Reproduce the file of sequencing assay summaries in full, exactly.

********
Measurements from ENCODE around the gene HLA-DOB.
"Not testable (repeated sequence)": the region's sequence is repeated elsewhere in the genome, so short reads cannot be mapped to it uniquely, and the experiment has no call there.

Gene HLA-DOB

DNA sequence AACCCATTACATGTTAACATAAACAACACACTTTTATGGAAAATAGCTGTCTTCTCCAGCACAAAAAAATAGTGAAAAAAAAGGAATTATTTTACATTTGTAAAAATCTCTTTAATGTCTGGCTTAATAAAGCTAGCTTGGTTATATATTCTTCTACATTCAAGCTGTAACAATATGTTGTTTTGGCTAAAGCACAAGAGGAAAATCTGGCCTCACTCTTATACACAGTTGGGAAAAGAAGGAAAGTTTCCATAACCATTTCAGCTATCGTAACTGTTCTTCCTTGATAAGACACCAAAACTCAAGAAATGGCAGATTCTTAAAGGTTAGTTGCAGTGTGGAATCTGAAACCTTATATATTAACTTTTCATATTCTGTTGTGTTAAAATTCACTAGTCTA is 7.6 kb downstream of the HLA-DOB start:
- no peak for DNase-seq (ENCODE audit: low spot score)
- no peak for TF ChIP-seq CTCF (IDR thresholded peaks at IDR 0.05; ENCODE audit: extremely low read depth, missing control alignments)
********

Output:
Measurements from ENCODE around the gene HLA-DOB.
"Not testable (repeated sequence)": the region's sequence is repeated elsewhere in the genome, so short reads cannot be mapped to it uniquely, and the experiment has no call there.

Gene HLA-DOB

DNA sequence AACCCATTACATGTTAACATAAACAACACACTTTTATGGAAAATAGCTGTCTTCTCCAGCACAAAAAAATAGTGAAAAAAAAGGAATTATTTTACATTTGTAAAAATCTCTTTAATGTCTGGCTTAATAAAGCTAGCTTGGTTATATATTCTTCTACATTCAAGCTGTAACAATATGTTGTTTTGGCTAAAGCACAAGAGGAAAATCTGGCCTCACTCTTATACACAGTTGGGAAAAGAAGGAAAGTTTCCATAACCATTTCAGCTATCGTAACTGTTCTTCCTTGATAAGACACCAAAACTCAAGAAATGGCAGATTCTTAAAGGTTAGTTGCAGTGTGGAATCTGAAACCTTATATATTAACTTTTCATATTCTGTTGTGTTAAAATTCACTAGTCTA is 7.6 kb downstream of the HLA-DOB start:
- no peak for DNase-seq (ENCODE audit: low spot score)
- no peak for TF ChIP-seq CTCF (IDR thresholded peaks at IDR 0.05; ENCODE audit: extremely low read depth, missing control alignments)